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Modelling the Delivery of Residential Thermal Comfort and Energy Savings: Comparing How Occupancy Type Affects the Success of Energy Efficiency Measures

  • Erica MarshallEmail author
  • Julia Steinberger
  • Tim Foxon
  • Valerie Dupont
Conference paper

Abstract

There is a significant challenge in residential energy efficiency retrofit. Typically, people are incorporated in building modelling work through the standardised occupancy pattern of a typical household. However, there is strong evidence to show that the influence of individual users on domestic energy use is significant. The purpose of this work is to enhance building energy modelling capabilities by incorporating insight into how occupants live in their homes and considering the effectiveness with which heating systems deliver thermal comfort. Energy efficiency measures (EEMs) of thermal insulation and heating controls are compared for three distinct household occupancy patterns; working family, working couple and daytime-present couple. These are compared based on heating energy demand savings and on how well they can deliver thermal comfort using a novel factor, the Heating Comfort Gap (HCG). The model uses engineering building modelling software TRNSYS. The results from this modelling work show that successful reductions in energy consumption depend on the appropriate matching between EEMs and occupancy type. This work will help to improve the accuracy of calculations of energy savings in peoples’ homes which could have significant benefits for policies such as the UK’s Green Deal. It could also progress the tools available for giving tailored advice on how best residential energy use can be reduced.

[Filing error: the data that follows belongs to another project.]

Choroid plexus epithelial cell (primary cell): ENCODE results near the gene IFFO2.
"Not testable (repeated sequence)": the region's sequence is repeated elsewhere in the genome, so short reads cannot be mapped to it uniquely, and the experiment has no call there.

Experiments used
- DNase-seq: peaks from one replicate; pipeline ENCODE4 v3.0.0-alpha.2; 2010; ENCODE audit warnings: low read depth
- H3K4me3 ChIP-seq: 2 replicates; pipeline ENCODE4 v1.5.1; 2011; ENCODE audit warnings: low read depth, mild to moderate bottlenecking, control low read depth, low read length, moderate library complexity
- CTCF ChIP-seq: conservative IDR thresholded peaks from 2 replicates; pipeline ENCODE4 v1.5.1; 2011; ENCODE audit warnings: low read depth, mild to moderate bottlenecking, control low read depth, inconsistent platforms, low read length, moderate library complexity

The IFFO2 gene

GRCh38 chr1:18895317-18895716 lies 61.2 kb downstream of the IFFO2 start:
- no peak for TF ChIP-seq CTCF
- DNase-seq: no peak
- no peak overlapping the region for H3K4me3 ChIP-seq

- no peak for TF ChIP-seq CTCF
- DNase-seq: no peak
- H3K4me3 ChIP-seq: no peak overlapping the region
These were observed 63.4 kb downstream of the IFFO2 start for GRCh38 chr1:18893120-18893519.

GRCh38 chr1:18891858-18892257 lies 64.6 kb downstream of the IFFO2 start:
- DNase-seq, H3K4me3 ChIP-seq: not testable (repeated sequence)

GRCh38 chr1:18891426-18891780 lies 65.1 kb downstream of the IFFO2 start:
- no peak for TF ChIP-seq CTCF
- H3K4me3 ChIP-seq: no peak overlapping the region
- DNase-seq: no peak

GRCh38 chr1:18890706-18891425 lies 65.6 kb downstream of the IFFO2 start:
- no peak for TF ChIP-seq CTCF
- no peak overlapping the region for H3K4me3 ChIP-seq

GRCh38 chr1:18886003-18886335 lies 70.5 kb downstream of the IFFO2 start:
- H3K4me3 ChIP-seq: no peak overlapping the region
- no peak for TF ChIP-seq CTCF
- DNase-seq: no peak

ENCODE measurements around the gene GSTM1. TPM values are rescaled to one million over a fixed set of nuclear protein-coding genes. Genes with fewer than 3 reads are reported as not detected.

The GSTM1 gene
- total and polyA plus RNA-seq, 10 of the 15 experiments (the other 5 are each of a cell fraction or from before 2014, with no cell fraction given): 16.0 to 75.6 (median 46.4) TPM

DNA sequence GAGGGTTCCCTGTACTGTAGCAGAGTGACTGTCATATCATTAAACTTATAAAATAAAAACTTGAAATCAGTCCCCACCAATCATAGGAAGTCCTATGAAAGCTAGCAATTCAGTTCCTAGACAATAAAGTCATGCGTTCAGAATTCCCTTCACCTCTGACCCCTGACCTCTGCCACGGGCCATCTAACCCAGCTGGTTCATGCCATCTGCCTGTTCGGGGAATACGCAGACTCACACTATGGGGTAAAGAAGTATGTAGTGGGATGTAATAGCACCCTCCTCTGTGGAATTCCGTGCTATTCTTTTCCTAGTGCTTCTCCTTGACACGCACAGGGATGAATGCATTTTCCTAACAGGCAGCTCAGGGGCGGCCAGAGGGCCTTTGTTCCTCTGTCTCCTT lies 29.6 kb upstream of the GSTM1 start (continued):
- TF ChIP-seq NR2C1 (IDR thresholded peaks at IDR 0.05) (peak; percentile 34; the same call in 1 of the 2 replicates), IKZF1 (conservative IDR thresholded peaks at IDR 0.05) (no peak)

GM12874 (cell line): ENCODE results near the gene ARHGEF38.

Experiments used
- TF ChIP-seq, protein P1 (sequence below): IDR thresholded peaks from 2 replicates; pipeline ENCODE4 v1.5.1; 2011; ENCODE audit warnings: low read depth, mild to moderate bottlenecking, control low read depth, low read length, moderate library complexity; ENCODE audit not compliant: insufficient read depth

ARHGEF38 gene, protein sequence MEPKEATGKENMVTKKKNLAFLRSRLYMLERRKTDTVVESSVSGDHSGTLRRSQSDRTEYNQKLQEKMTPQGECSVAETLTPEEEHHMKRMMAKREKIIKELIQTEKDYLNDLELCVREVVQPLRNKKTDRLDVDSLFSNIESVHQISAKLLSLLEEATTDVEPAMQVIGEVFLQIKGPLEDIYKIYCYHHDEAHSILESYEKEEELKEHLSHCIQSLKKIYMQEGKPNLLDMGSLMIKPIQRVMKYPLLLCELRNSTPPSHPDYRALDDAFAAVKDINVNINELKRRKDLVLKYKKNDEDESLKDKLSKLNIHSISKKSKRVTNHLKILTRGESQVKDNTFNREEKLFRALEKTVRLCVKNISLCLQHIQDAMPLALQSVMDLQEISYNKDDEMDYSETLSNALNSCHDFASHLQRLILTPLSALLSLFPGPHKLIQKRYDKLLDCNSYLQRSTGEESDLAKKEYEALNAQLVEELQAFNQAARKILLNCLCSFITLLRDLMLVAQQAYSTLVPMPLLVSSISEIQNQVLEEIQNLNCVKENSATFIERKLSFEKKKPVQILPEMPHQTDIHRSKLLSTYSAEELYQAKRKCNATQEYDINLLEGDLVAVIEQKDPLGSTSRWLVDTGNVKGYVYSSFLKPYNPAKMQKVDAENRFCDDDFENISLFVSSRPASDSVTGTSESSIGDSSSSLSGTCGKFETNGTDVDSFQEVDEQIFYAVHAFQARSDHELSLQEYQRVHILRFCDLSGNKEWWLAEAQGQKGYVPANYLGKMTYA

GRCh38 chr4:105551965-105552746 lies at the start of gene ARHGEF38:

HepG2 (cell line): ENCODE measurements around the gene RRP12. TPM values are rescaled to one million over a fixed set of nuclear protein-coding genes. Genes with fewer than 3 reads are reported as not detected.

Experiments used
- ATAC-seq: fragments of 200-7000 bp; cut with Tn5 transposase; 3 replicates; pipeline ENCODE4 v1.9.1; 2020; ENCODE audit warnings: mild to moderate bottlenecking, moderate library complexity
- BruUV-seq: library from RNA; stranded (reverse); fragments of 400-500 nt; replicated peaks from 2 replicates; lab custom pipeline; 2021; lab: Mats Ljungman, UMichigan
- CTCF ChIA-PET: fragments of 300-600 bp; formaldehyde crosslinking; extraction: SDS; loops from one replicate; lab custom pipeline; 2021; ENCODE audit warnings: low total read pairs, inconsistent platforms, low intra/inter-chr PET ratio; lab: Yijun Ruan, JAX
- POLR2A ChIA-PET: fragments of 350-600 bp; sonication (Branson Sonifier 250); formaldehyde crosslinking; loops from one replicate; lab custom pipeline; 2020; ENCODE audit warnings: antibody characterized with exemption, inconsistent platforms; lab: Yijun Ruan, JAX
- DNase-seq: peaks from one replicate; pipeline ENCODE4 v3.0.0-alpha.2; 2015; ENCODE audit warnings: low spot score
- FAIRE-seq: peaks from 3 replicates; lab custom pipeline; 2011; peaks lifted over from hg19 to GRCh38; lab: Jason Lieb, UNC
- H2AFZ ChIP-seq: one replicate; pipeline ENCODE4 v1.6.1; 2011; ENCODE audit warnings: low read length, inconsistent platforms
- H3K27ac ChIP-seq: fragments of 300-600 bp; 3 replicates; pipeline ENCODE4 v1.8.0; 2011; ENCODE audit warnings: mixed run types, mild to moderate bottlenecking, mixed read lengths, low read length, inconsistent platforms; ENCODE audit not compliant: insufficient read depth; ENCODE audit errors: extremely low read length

Keywords

Building energy simulation modelling Energy efficiency measures Occupancy Thermal comfort 

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Copyright information

© Springer International Publishing Switzerland 2016

Authors and Affiliations

  • Erica Marshall
    • 1
    Email author
  • Julia Steinberger
    • 2
  • Tim Foxon
    • 2
  • Valerie Dupont
    • 3
  1. 1.Doctoral Training Centre in Low Carbon Technologies, Energy Research InstituteUniversity of LeedsLeedsUK
  2. 2.Sustainability Research Institute, School of Earth and EnvironmentUniversity of LeedsLeedsUK
  3. 3.Faculty of Engineering, Energy Research InstituteUniversity of LeedsLeedsUK

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